The Third cause of action contains all the allegations of the First cause of action and adds allegations of the 'farm system' and how minors sign these contracts and cannot disavow them upon reaching majority; and how the clubs buy and sell this talent under controlled prices created by the agreements heretofore mentioned; and how this 'reserve clause' is used as a means of fostering and maintaining monopolies in trade or commerce among the several states and foreign nations in violation of Section 2 of the Sherman Act and Section 13 of the Clayton Act.
The plaintiff alleges these acts have damaged him to the extent of One Hundred thousand ($ 100,000) Dollars.
The defendants' contention is that neither they nor the plaintiff are engaged in 'trade' or 'commerce' among the several states within the meaning of the Sections of the Sherman and Clayton Acts.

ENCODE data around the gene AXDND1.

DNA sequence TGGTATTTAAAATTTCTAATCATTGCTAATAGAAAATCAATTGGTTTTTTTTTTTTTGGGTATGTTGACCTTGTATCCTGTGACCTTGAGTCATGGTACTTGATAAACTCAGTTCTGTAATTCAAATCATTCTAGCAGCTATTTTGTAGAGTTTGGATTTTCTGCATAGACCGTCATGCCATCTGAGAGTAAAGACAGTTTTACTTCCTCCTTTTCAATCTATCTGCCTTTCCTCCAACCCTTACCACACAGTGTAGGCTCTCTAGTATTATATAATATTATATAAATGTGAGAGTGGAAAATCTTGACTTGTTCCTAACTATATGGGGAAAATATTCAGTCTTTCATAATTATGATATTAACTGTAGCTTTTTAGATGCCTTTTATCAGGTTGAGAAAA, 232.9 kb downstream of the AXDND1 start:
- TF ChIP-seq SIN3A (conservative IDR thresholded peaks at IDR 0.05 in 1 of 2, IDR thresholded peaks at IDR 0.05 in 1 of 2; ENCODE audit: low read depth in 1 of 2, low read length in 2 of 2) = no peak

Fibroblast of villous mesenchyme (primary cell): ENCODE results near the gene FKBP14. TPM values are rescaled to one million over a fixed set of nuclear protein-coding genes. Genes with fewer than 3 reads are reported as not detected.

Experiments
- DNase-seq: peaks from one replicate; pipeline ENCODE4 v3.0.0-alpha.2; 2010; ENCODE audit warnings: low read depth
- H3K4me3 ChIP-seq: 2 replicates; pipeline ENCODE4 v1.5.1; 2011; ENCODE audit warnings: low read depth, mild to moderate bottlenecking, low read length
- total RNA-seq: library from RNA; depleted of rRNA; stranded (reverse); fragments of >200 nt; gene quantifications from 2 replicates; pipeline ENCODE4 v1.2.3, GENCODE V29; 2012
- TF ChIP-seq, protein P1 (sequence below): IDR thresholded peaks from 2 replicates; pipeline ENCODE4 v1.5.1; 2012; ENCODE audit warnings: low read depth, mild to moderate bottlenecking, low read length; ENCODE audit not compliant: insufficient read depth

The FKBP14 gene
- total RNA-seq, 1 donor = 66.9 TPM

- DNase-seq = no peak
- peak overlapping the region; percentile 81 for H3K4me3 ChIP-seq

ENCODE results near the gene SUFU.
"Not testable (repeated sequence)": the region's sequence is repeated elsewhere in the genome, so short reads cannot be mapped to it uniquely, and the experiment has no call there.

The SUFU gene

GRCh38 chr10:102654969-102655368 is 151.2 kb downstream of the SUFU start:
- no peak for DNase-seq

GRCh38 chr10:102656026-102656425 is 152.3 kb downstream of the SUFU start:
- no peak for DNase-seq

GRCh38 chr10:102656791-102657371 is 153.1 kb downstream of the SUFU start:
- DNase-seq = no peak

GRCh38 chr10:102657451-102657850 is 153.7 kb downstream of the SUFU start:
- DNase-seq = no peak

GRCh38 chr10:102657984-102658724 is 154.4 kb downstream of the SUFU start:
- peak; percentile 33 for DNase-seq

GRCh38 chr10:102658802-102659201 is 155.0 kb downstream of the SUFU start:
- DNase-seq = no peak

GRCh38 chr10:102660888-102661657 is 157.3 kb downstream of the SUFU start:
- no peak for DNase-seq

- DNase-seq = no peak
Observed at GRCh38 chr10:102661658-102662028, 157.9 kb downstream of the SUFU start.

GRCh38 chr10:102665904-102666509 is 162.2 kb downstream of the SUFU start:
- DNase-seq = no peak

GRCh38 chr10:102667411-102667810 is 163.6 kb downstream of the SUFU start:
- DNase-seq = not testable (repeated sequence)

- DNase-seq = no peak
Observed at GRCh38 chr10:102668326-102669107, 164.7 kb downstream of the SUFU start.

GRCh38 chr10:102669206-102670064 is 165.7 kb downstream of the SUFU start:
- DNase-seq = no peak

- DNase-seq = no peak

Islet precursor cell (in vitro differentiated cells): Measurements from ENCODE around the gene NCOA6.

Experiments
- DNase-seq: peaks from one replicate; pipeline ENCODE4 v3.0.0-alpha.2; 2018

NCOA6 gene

This precise question, namely -- whether the Big League ball clubs as they operated then, were engaged in 'trade' or 'commerce' within the Sherman Act, was passed upon by the Supreme Court in Federal Base Ball Club v. National League, 259 U.S. 200, 42 S. Ct. 465, 66 L. Ed. 898, 26 A.L.R. 357 which held on the record before it, that National League ball clubs were not engaged in interstate 'trade' or 'commerce' as that language was used in the Sherman Act.
With the exception of the introduction of national advertising upon the radio and television broadcasts of baseball games today, the facts as to the manner and method of operation at the time of the Federal Base Ball Club case are substantially the same as are presented in the case at bar.